Thursday, 6 August 2009

Forget digital natives/immigrants. We need a better metaphor

My esteemed colleague Doug Clow has just posted a very thoughtful blog post about the glib terminology we use to describe different degrees of familiarity with technology.

I think we should stop talking about “digital natives” and “digital immigrants” altogether. It’s unhelpful and unclear. A better distinction might be between “digital residents” and “digital tourists”.

I’ve never liked the terms “digital native” and “digital immigrant”, as introduced/popularised by Prensky, and the “born digital” idea as applied to people (rather than, say, media artefacts) is profoundly problematic. I’m not the first or only person to raise this – lots of people have criticised it. (And with very flaky Internet access at the moment, I can’t link to or cite to them … which is a bit annoying but saves me the bother – good job this isn’t a proper academic paper.)

He cites four reasons for disliking the 'native/immigrant' dichotomy:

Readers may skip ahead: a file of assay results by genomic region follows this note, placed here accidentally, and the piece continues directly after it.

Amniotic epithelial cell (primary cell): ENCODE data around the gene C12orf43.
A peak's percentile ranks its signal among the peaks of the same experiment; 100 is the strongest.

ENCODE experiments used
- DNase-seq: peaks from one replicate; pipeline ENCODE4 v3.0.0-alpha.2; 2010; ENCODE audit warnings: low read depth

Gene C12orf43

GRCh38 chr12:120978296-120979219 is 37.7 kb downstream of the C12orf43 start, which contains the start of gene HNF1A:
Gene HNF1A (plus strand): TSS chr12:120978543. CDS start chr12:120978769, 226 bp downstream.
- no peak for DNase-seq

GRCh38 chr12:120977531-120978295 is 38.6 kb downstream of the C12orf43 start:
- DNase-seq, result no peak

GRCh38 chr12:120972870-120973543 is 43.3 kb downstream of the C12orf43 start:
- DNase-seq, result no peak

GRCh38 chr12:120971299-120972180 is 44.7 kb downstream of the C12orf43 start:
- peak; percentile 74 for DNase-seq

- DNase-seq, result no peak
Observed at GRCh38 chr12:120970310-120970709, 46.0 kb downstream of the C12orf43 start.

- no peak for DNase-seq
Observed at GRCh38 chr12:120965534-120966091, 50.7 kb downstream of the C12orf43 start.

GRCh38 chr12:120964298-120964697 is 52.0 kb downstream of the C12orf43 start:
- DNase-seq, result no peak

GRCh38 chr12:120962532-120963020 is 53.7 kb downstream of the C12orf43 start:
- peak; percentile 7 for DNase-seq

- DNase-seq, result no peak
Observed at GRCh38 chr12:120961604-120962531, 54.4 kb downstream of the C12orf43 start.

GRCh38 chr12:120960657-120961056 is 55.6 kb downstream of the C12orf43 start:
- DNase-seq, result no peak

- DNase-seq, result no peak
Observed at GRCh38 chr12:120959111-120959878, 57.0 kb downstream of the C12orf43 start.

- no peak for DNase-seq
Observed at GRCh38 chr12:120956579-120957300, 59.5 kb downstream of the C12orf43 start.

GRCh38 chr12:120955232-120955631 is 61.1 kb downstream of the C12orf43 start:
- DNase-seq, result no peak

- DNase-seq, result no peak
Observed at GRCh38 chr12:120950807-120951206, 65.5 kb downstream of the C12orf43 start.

1. Moral issues in "appropriating language about indigenous people and human migration".
2. The fact that the categories are not fixed in generational terms: "as is widely attested, there are plenty of retired-age people who have great facility with digital technologies, and spent large amounts of time online, and plenty of teenagers who struggle with them and find them overwhelming and alienating".
3. The fact that the 'native/immigrant' terminology "attributes inherent, unchangability to one’s approach and use of technology. One cannot aspire or attempt to become a digital native: one either is or one isn’t. There are plenty of people who come to digital fluency at a later stage in life than infancy."
4. It sets up "an insurmountable barrier of incomprehension between teachers (by definition digital immigrants) and learners (by definition digital natives)".

I'm with him on #2 through #4. #1 seems a bit, well, wet somehow.

Doug suggests that we think in terms of 'digital residents' and 'digital tourists'. I think that's much more insightful and productive. In fact, having just come back from Provence, a part of the world I love but in which I never participate fully because of my limited linguistic and cultural knowledge, I can see exactly why some people feel uncertain and unsure of themselves in cyberspace. They're tourists in that space, whereas I'm a resident.

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